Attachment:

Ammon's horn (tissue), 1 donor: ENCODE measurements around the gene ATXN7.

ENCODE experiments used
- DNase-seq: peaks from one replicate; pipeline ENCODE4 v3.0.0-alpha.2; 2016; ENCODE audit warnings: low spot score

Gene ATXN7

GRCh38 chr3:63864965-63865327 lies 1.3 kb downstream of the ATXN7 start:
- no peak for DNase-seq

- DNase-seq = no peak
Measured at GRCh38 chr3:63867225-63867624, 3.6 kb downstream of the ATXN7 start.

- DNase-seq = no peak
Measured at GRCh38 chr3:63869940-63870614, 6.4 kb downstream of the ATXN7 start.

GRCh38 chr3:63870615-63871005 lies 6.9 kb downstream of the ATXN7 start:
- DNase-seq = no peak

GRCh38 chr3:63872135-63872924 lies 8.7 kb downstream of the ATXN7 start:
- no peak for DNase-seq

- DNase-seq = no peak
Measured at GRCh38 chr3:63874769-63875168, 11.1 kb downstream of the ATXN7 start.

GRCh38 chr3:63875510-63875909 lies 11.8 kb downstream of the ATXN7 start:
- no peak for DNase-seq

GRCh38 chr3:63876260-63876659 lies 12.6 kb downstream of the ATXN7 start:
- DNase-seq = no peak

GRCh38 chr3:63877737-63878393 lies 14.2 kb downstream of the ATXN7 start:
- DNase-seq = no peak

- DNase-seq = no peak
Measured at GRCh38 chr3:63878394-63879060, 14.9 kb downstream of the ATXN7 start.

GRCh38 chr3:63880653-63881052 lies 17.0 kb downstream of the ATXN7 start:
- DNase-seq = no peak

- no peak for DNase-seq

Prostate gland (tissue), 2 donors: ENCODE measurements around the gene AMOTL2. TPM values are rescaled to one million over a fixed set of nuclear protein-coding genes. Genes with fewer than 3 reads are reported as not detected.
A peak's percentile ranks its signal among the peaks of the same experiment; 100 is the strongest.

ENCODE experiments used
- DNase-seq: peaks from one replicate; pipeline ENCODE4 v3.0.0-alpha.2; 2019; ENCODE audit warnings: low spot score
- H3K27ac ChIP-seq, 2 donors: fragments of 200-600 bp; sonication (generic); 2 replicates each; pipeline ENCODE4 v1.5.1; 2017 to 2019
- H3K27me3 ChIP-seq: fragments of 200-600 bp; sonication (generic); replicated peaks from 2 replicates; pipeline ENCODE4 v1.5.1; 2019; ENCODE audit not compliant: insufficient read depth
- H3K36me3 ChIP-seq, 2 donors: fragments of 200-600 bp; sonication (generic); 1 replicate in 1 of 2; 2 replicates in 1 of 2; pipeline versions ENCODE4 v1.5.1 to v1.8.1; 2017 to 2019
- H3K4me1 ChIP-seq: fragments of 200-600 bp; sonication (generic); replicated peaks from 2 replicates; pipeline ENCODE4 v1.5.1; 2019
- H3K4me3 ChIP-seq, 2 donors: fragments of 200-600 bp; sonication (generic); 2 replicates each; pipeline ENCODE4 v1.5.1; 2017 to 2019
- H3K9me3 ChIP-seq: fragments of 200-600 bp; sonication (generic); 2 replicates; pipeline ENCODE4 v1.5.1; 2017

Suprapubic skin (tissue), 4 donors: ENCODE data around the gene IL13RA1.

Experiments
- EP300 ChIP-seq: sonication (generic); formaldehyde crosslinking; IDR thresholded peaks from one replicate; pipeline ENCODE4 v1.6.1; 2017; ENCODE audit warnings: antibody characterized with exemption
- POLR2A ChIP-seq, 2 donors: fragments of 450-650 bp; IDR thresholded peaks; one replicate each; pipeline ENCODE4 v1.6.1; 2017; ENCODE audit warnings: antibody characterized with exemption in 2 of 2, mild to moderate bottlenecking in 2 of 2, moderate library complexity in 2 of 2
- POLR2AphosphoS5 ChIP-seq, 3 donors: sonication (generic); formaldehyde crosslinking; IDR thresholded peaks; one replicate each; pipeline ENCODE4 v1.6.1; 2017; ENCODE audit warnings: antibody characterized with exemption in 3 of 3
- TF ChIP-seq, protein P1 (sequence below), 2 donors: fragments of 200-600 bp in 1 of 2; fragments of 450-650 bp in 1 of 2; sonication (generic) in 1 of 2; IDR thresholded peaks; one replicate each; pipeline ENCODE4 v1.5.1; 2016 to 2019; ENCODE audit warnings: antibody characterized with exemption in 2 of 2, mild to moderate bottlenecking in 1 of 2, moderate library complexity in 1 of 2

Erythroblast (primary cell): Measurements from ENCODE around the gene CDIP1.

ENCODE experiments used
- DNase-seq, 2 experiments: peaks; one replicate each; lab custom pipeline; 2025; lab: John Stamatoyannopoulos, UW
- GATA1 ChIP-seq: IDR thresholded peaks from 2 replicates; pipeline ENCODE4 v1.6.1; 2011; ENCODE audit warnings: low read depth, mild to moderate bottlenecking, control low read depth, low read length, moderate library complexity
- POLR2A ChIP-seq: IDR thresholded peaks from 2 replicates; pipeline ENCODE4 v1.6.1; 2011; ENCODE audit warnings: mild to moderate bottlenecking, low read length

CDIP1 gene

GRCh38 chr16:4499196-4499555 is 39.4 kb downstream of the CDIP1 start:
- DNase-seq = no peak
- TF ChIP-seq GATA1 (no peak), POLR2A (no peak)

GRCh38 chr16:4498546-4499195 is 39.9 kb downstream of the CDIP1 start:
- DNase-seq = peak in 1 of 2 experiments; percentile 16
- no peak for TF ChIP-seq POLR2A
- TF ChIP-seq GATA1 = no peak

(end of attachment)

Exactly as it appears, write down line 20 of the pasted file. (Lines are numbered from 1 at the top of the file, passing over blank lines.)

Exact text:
- DNase-seq = no peak